The Space Reviewin association with SpaceNews

Six Million Dollar Man still
Good news: we have the technology to make him better, faster, stronger. Bad news: we don’t have the technology to make the plot better, faster, stronger. (credit: ABC)

Six Million Dollar snooze

Bookmark and Share

One of the things I still like about Netflix is that it allows me to rent movies and TV shows that I would never buy. Alas, in the past year I’ve noticed that my queue of reserved movies that Netflix does not have has grown much longer than the list of things that I want to see that they do have, and so, like a lot of people, I’ve been considering dropping them. But something did pop up recently that delayed my inevitable subscription cancellation—Netflix got season one of The Six Million Dollar Man.

The show premiered as several movies starting in 1973 and then became a series in 1974, lasting until 1978. Other than bootleg DVDs, it did not officially get released on DVD in North America until 2010, and the first season was not made available for rental until about a month ago.

As a young boy growing up in the 1970s I should have been a huge fan of the show. I enjoyed it at times, but often found it simply stupid, with UFOs and space aliens, “Fembots” and even Bigfoot.

The show featured Steve Austin, a NASA astronaut (and Air Force colonel) who is badly wounded while testing a NASA lifting body aircraft. A secretive government agency rebuilds him with artificial components called bionics. Austin, played by Lee Majors, then works for them as a special agent, using his speed, super strength, and enhanced eyesight to perform special missions that no other agent could perform. It’s an amazingly clever premise, especially for almost four decades ago. Credit belongs to Martin Caidin, who wrote Cyborg, the novel upon which the show was based (see “Making lemons into lemonade”, The Space Review, May 26, 2009). Certainly the concept of enhancing humans robotically had existed in the scientific literature for awhile, but Caidin found a way of incorporating it into the secret agent/action genres.

As a young boy growing up in the 1970s I should have been a huge fan of the show. I enjoyed it at times, but often found it simply stupid, with UFOs and space aliens, “Fembots” and even Bigfoot (who it turns out was a robot for a bunch of aliens, which makes a lot more sense than the myth). At the time I was more focused on endless reruns of Star Trek (which I like to think demonstrates that as a kid I had some taste). Because Steve Austin was an astronaut, the series featured a number of episodes where he either flew in space or his astronaut background or skills were important. Those were the only episodes that really interested me as a kid, and when the series became available on DVD, those are the episodes that I wanted to watch. So when the first disk arrived in my mailbox I popped it in to watch the original movie, which was about Steve Austin’s accident and his bionic reconstruction.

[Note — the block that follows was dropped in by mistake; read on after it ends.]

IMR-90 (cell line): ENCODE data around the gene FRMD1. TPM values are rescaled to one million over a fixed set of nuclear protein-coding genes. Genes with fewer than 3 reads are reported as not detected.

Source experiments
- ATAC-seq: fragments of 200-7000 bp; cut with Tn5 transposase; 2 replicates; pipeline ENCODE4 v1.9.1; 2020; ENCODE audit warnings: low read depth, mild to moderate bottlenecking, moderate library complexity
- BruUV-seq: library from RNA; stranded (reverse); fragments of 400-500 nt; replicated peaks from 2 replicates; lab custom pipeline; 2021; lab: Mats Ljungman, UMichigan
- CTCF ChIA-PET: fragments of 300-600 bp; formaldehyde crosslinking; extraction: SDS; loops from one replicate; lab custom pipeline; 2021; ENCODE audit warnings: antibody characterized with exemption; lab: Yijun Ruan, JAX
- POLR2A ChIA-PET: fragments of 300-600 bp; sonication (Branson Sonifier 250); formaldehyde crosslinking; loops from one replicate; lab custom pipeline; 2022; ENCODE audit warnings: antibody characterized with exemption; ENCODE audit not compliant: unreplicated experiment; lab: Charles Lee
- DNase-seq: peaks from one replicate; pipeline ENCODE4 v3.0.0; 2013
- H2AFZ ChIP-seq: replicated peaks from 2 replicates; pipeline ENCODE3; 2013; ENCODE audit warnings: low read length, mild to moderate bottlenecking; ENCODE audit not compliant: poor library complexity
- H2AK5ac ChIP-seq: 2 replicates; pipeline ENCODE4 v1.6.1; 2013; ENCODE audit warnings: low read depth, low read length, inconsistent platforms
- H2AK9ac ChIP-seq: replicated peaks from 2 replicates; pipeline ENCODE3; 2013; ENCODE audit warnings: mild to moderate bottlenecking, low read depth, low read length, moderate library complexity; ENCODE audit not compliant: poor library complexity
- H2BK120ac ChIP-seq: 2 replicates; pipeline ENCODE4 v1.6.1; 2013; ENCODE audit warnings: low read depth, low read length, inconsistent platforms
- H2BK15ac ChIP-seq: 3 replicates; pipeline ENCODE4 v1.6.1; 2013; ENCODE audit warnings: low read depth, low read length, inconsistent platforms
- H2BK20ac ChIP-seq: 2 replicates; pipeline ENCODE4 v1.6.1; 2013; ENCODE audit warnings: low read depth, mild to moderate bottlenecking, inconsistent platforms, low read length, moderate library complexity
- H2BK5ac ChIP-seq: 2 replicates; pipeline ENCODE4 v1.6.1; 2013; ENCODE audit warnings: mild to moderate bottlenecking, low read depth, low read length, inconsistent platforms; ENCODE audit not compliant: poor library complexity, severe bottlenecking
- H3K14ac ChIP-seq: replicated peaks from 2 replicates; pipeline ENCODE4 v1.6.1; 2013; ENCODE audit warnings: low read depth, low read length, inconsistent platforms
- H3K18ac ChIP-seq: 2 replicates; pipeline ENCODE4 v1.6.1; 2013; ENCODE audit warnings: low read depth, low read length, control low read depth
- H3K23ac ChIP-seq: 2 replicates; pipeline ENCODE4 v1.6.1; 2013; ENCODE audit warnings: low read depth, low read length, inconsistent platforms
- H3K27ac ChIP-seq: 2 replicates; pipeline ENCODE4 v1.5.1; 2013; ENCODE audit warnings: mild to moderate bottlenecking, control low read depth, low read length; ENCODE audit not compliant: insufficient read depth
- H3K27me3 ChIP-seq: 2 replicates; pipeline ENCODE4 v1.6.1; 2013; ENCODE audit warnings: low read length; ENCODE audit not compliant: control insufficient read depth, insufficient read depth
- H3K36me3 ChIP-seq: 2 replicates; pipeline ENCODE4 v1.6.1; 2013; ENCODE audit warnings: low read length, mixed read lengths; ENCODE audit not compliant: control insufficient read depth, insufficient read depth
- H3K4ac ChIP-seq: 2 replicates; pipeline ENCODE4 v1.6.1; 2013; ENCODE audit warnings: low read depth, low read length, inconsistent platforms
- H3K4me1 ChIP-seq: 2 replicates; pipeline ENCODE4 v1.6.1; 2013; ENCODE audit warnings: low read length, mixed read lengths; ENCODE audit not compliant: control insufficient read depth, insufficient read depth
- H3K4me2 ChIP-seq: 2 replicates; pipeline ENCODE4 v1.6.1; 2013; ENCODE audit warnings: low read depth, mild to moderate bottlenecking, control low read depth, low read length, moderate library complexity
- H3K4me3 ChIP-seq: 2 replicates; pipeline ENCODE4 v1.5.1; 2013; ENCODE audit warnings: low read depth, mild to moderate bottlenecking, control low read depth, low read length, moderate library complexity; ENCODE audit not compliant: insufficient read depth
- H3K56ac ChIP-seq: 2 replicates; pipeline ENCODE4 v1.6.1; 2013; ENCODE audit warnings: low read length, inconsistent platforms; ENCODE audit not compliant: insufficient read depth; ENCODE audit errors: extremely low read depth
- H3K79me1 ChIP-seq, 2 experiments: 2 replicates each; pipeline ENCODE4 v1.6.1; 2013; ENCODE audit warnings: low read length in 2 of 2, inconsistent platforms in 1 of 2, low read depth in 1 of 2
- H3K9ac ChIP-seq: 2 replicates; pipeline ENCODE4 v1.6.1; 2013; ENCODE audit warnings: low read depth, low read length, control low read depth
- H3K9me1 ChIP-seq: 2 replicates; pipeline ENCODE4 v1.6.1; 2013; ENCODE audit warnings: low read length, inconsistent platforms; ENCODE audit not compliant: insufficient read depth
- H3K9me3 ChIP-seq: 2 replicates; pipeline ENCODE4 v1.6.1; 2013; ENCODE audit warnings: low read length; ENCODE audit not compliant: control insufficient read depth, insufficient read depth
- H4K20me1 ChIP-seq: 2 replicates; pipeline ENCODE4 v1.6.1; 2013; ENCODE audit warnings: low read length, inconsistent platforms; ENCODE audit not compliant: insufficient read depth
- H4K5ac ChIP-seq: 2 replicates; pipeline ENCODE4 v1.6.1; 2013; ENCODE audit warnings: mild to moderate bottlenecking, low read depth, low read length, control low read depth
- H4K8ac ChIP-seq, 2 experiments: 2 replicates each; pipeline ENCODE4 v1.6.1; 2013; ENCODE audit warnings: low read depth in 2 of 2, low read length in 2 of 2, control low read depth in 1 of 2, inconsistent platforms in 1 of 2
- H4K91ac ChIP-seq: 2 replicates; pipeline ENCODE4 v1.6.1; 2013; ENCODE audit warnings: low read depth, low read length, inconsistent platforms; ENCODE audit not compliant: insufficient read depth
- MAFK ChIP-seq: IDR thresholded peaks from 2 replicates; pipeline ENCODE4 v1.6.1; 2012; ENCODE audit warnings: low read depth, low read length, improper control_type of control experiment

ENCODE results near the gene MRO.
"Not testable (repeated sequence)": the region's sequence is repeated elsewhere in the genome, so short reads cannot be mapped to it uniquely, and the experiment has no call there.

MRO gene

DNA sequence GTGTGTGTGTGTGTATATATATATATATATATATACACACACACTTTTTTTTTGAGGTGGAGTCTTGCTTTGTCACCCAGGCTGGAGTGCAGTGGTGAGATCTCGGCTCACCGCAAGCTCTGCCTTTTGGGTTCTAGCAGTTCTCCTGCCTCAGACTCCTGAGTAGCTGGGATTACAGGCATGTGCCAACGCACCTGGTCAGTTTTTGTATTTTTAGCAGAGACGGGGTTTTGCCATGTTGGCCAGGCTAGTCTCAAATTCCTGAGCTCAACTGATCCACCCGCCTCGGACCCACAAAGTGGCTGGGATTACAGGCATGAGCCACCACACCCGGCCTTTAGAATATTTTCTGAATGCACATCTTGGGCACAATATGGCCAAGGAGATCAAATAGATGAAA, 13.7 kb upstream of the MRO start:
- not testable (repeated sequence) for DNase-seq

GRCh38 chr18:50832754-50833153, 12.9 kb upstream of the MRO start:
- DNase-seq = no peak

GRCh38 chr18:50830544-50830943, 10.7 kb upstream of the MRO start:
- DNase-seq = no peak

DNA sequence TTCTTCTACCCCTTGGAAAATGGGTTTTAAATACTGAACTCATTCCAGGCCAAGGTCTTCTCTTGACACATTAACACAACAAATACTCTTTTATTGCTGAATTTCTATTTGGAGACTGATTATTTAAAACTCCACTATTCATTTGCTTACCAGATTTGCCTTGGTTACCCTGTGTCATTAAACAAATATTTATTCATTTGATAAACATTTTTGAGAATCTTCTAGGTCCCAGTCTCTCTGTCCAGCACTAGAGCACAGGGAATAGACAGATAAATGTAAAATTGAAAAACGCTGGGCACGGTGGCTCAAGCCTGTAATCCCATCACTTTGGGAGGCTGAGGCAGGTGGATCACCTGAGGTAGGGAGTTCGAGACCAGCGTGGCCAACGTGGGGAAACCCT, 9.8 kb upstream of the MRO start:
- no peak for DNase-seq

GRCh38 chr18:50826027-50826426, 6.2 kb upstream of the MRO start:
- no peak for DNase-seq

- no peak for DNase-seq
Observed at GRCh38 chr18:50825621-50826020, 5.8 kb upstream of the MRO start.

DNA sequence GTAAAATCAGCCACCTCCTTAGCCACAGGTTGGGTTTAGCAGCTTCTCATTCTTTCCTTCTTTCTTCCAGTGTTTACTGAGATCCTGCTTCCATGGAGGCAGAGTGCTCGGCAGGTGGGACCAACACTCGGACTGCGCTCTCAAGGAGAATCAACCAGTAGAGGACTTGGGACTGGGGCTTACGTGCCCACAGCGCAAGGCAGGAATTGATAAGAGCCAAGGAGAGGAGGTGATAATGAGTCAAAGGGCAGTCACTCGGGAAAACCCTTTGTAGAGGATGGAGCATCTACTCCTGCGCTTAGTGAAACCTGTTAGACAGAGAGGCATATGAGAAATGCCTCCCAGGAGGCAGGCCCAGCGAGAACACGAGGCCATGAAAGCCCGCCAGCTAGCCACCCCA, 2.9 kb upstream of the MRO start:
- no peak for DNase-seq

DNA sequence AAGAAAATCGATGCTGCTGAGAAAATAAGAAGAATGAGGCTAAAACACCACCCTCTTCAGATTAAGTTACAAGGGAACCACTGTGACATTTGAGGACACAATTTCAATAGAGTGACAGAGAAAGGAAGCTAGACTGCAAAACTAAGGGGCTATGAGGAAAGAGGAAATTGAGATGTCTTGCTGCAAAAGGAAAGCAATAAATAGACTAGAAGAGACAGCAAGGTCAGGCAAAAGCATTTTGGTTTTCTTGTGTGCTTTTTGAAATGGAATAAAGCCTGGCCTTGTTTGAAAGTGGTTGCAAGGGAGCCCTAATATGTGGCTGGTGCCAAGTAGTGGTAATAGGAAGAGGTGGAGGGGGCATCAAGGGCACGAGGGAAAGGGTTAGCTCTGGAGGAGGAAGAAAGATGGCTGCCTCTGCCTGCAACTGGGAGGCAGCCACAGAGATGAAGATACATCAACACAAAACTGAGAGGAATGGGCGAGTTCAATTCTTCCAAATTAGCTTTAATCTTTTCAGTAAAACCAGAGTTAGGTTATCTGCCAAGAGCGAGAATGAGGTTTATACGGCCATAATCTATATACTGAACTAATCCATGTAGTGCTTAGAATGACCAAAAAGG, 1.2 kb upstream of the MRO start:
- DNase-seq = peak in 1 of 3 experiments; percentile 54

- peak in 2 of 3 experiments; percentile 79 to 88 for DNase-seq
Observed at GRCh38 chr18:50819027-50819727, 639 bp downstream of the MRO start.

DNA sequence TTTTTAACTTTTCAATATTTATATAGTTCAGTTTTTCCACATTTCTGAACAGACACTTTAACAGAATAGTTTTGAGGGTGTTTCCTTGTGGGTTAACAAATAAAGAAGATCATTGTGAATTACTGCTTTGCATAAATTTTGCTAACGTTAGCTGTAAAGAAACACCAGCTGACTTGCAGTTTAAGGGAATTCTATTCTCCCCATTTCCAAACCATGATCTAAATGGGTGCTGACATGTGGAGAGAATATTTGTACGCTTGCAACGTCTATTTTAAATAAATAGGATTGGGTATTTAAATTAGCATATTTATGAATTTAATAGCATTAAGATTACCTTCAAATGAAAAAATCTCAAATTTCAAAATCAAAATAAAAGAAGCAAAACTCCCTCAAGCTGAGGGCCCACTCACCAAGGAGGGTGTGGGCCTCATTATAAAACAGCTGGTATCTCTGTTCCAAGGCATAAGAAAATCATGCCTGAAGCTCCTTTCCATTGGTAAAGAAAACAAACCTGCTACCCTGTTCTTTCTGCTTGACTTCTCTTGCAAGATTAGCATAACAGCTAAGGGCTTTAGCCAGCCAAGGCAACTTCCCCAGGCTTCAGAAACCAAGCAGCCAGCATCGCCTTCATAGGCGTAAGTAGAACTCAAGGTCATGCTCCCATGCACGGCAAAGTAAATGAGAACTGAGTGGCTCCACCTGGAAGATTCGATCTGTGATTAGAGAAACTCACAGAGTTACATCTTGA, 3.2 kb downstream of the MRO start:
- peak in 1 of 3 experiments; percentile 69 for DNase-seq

Wow, was it dull.

The major problem is the pacing. Television changed a lot in the 1990s and the last decade, adopting rapid cuts and quick edits and pounding soundtracks. It is often borders on seizure-inducing overkill. But even by 1970s standards this movie was slow, with long stretches of people walking, staring, looking at notebooks, or staring out the window. Our first introduction to Steve Austin, astronaut, is when he comes walking out of the Mojave desert toward the NASA B-52 “mothership” (known as “Balls Eight” for its 008 registry number—it currently sits outside of the Edwards Air Force Base north gate, fading in the sun). Steve was out in the desert watching the sun rise, which he said reminded him of being on the Moon.

After suiting up, he climbs into the HL-10 lifting body—the actual one that NASA tested in the mid-1960s—and is carried into the air underneath the B-52. He’s dropped, experiences some problems, and then crashes on the desert floor.

The remastered film looks very good, and even the NASA stock footage of the original flights is top notch as well. A sharp-eyed viewer will note that although Steve is shown in the HL-10, and some of the footage is the HL-10, much of the flight footage is taken from flights of the M2-F2, the aircraft that actually crashed. Although this should be an exciting sequence, it’s boring as heck. Later, a brilliant editor would take quick clips of this sequence and turn it into one of the most iconic television credit sequences of all time. But here it’s just sloooooowwwww.